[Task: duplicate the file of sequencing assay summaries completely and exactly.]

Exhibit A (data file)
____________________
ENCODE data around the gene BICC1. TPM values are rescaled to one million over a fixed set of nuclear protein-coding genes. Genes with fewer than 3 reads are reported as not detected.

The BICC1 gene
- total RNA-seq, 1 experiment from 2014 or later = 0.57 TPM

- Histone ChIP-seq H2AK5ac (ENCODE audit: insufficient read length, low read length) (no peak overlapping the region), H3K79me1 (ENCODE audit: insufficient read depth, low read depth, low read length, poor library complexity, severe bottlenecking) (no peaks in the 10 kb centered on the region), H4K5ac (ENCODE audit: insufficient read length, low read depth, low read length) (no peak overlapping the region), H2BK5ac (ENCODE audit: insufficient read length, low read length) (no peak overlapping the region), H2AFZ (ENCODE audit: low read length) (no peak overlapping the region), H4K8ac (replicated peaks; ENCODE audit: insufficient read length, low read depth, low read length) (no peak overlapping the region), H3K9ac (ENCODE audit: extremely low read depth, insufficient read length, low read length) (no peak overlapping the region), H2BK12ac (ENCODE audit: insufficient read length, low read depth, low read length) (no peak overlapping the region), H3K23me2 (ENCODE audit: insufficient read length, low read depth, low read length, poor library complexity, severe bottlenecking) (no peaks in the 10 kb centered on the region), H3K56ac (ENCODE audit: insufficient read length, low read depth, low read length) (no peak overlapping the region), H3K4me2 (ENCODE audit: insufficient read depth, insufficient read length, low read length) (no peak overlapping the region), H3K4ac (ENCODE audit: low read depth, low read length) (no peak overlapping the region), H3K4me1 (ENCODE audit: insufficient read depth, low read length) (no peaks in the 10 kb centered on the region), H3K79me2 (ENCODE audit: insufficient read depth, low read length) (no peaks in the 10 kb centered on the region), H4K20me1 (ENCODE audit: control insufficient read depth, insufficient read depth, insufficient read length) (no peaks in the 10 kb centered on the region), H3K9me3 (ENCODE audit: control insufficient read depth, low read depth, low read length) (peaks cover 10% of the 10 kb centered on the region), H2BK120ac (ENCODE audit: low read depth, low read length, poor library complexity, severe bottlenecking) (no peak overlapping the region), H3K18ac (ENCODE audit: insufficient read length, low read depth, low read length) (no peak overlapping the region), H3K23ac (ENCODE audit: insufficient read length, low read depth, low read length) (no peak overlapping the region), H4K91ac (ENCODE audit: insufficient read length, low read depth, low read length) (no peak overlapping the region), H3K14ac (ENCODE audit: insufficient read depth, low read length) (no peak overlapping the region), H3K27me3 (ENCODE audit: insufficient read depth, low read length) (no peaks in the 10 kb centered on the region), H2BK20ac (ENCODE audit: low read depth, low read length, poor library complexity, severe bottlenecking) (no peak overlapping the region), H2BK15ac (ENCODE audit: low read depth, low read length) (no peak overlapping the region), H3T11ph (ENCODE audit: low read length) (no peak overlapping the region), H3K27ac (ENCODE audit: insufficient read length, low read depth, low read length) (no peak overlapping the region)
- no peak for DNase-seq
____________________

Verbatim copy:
ENCODE data around the gene BICC1. TPM values are rescaled to one million over a fixed set of nuclear protein-coding genes. Genes with fewer than 3 reads are reported as not detected.

The BICC1 gene
- total RNA-seq, 1 experiment from 2014 or later = 0.57 TPM

- Histone ChIP-seq H2AK5ac (ENCODE audit: insufficient read length, low read length) (no peak overlapping the region), H3K79me1 (ENCODE audit: insufficient read depth, low read depth, low read length, poor library complexity, severe bottlenecking) (no peaks in the 10 kb centered on the region), H4K5ac (ENCODE audit: insufficient read length, low read depth, low read length) (no peak overlapping the region), H2BK5ac (ENCODE audit: insufficient read length, low read length) (no peak overlapping the region), H2AFZ (ENCODE audit: low read length) (no peak overlapping the region), H4K8ac (replicated peaks; ENCODE audit: insufficient read length, low read depth, low read length) (no peak overlapping the region), H3K9ac (ENCODE audit: extremely low read depth, insufficient read length, low read length) (no peak overlapping the region), H2BK12ac (ENCODE audit: insufficient read length, low read depth, low read length) (no peak overlapping the region), H3K23me2 (ENCODE audit: insufficient read length, low read depth, low read length, poor library complexity, severe bottlenecking) (no peaks in the 10 kb centered on the region), H3K56ac (ENCODE audit: insufficient read length, low read depth, low read length) (no peak overlapping the region), H3K4me2 (ENCODE audit: insufficient read depth, insufficient read length, low read length) (no peak overlapping the region), H3K4ac (ENCODE audit: low read depth, low read length) (no peak overlapping the region), H3K4me1 (ENCODE audit: insufficient read depth, low read length) (no peaks in the 10 kb centered on the region), H3K79me2 (ENCODE audit: insufficient read depth, low read length) (no peaks in the 10 kb centered on the region), H4K20me1 (ENCODE audit: control insufficient read depth, insufficient read depth, insufficient read length) (no peaks in the 10 kb centered on the region), H3K9me3 (ENCODE audit: control insufficient read depth, low read depth, low read length) (peaks cover 10% of the 10 kb centered on the region), H2BK120ac (ENCODE audit: low read depth, low read length, poor library complexity, severe bottlenecking) (no peak overlapping the region), H3K18ac (ENCODE audit: insufficient read length, low read depth, low read length) (no peak overlapping the region), H3K23ac (ENCODE audit: insufficient read length, low read depth, low read length) (no peak overlapping the region), H4K91ac (ENCODE audit: insufficient read length, low read depth, low read length) (no peak overlapping the region), H3K14ac (ENCODE audit: insufficient read depth, low read length) (no peak overlapping the region), H3K27me3 (ENCODE audit: insufficient read depth, low read length) (no peaks in the 10 kb centered on the region), H2BK20ac (ENCODE audit: low read depth, low read length, poor library complexity, severe bottlenecking) (no peak overlapping the region), H2BK15ac (ENCODE audit: low read depth, low read length) (no peak overlapping the region), H3T11ph (ENCODE audit: low read length) (no peak overlapping the region), H3K27ac (ENCODE audit: insufficient read length, low read depth, low read length) (no peak overlapping the region)
- no peak for DNase-seq